Among 231 women who underwent TOLAC, 133 (57.6%) had a successful VBAC and 98 (42.4%) had an RCS. Table 1 describes demographic and maternal characteristics of the sample overall and compares those who did and did not have a successful VBAC. The mean age of the sample was 29 (SD 6). The majority of participants were from Ibanda, Bukavu, South-Kivu, DRC (54.5%). Most patients reported being married (93.5%) and working within their households (71.4%). Women who had a successful VBAC were significantly more likely to have a higher parity and a prior vaginal delivery. The indications for women’s primary CS are shown in Table 2; no previous indications for participant’s primary CS significantly increased the likelihood of failing VBAC. Table 3 breaks down indications for participant’s RCS.
Table 1 Sample and Maternal Characteristics Stratified by Success or Failure of Vaginal Birth After Cesarean (VBAC)
Table 2 Indication for Primary Cesarean Section, Stratified by Delivery Mode
Table 3 Indication for Repeat Cesarean Section (RCS)
Table 4 displays obstetrical and neonatal characteristics of patients stratified by success or failure of VBAC. Women who were carrying a fetus with a higher birth weight were more likely to fail their VBAC and, thus, women who had a macrosomic fetus (weighing 3.65 kg or more) were also more likely to fail their VBAC. Patients with a greater uterine height were also significantly more likely to fail their VBAC. Participants with a spontaneous labor onset and a higher Bishop score were more likely to have a successful VBAC.
Table 4 Obstetrical and Neonatal Characteristics Stratified by Success or Failure of Vaginal Birth After Cesarean (VBAC)
Factors associated with a successful VBAC are reported in Table 5 on univariate and multivariate logistic regression. Parity, prior vaginal delivery, spontaneous labor onset, and a higher Bishop score were statistically significantly more likely to result in a successful VBAC on univariate analysis, while fetal macrosomia decreased the likelihood of a successful VBAC. On multivariate analysis, individuals that had a spontaneous labor onset and a higher Bishop score were more likely to have a successful VBAC, whereas patients with a macrosomic fetus were less likely to have a successful VBAC.
Table 5 Factors Associated with a Successful Vaginal Birth After Cesarean (VBAC)
In this analysis of 231 women from the DRC with a subsequent pregnancy greater than or equal to 18 months from their primary CS, 58% had a successful VBAC. A successful VBAC was associated with a spontaneous labor onset and a higher Bishop score. Women with a macrosomic fetus were less likely to have a successful VBAC. On multivariate analysis, no associations were found between a successful VBAC and the following variables: maternal age, parity, and a prior vaginal delivery.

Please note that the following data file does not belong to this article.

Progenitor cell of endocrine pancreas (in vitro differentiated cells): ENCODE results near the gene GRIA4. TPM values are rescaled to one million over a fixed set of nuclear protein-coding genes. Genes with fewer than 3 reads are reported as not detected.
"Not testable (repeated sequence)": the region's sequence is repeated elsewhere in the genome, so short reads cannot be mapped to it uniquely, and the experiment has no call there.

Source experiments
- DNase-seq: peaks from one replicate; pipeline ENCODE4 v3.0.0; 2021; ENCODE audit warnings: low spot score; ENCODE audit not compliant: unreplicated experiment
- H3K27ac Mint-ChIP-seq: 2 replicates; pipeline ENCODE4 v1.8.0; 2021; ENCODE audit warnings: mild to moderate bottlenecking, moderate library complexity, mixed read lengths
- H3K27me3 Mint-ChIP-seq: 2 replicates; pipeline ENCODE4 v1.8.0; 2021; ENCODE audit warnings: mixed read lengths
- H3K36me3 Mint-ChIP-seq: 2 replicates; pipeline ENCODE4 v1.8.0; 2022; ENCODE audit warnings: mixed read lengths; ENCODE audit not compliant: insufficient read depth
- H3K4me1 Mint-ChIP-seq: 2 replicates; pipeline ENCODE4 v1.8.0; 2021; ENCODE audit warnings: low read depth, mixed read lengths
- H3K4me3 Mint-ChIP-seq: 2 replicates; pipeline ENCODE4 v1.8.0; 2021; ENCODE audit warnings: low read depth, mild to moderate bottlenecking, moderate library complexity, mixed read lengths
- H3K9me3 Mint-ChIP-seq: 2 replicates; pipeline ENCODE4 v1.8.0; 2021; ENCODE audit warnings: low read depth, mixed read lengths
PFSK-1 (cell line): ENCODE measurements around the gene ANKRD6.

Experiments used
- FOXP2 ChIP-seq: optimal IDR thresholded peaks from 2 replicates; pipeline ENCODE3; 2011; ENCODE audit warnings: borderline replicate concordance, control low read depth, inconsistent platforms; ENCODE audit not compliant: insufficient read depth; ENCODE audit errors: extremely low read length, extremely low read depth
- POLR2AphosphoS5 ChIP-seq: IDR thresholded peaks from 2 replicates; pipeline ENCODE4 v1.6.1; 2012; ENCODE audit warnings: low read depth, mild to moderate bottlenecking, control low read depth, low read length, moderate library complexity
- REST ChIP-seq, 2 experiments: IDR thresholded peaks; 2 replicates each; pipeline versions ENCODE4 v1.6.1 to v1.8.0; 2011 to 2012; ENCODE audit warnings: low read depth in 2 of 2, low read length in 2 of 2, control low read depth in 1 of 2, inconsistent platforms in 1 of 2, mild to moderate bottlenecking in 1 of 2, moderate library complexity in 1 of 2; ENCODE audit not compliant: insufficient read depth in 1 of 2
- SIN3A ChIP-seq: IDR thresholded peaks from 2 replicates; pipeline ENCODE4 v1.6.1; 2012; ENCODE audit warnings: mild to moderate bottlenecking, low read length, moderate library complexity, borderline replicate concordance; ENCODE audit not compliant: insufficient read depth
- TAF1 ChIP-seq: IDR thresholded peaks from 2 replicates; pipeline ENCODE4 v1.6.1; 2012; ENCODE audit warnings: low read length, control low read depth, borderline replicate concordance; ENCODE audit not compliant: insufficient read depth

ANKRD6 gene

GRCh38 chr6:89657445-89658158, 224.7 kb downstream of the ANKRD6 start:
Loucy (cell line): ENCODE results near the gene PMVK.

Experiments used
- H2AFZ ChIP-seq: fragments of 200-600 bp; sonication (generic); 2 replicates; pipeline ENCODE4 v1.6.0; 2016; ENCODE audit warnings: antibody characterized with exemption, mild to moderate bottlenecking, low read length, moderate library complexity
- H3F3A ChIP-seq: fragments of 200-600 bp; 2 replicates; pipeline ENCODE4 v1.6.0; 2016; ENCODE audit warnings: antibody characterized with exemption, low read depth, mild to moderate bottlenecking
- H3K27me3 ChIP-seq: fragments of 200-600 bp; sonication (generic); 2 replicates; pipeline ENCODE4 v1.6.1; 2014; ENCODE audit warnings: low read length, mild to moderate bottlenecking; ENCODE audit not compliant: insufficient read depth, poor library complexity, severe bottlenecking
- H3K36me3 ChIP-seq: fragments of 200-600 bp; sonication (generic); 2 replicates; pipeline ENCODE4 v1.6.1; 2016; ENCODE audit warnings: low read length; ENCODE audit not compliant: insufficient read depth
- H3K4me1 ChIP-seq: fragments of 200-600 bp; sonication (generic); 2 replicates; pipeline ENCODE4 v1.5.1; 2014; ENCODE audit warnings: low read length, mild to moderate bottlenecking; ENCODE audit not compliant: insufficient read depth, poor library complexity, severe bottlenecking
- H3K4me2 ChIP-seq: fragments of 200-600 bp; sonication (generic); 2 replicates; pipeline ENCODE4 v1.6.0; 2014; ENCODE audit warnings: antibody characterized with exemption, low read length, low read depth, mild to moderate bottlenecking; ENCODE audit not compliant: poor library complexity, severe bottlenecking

The rate of VBAC success found in this analysis (58%) aligns with results found in other low- to middle-income countries. In a meta-analysis of hospitals in sub-Saharan Africa, Boulvain et al found that women with one prior CS had a VBAC success rate between 60% to 80%.15 More recent studies in sub-Saharan African countries have reported similar results, with studies reporting a VBAC success rate of 61% in Ghana, 67% in Nigeria, and 50–69% in Ethiopia.16–19 The range of VBAC success rates may be a result of different methodologies used in these studies.
Similar to our findings, other research has found that a spontaneous labor onset and higher Bishop score were associated with a successful VBAC.20–23 Gupta et al previously reported that, of patients who had a spontaneous labor onset, 91% had a successful VBAC, similar to our findings of 87% achieving a VBAC.22 Lin et al also found that both a spontaneous labor onset and Bishop score were associated with a successful VBAC.24 Both of these variables need to be assessed upon patients’ admission to the hospital, suggesting that health care providers need to re-evaluate patients’ eligibility for VBAC based on whether or not the patient had a spontaneous labor onset and their Bishop score when admitted.